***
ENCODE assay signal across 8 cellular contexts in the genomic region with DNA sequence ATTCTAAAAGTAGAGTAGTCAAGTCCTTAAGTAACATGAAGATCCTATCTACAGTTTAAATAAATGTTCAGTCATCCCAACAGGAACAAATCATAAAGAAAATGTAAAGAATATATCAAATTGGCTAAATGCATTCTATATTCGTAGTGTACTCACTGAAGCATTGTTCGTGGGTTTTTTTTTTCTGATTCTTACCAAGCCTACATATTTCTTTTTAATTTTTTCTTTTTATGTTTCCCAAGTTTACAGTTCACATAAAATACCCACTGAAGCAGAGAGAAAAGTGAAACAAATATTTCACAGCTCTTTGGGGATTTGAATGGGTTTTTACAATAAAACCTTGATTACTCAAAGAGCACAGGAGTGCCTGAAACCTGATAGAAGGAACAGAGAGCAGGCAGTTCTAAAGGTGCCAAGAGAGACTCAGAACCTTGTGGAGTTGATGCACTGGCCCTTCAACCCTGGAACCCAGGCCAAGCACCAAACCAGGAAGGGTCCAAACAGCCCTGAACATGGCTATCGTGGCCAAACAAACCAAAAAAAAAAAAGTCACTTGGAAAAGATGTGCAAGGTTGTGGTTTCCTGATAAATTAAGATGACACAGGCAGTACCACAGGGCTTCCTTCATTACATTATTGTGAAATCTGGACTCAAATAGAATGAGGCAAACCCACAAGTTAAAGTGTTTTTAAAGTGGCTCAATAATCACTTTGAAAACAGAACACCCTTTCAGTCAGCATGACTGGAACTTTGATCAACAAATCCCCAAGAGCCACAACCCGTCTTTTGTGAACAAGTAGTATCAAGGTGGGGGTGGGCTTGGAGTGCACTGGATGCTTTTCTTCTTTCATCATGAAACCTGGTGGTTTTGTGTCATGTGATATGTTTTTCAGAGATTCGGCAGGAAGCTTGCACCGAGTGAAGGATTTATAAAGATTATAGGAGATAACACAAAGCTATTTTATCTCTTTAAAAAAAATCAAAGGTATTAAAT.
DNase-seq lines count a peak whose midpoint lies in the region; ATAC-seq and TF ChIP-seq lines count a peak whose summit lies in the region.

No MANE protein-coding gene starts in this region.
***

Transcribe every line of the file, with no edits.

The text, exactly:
ENCODE assay signal across 8 cellular contexts in the genomic region with DNA sequence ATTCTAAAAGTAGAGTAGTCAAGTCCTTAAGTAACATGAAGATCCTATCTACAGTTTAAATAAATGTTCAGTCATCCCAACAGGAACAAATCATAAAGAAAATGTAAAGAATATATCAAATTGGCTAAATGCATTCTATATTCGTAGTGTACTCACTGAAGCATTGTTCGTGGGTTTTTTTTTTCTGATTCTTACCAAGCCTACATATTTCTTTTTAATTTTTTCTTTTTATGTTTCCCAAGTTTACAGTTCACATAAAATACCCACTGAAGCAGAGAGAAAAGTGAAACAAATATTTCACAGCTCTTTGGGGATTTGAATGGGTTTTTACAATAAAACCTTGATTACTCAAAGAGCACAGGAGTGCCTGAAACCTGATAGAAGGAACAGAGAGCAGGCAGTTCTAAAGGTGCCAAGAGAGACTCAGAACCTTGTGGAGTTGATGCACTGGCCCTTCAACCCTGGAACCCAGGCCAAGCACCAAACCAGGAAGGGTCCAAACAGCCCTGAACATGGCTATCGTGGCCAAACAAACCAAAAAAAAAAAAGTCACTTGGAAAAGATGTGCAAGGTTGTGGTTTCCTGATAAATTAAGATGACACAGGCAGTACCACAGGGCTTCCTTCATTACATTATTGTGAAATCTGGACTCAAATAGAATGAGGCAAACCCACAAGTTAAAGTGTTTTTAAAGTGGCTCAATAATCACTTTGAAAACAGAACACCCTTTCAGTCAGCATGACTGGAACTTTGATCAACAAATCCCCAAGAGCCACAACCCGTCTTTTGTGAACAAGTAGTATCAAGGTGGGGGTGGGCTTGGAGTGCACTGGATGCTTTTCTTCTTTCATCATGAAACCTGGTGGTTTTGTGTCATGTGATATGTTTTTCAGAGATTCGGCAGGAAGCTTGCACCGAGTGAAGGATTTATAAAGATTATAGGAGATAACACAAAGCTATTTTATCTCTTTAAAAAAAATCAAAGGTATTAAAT.
DNase-seq lines count a peak whose midpoint lies in the region; ATAC-seq and TF ChIP-seq lines count a peak whose summit lies in the region.

No MANE protein-coding gene starts in this region.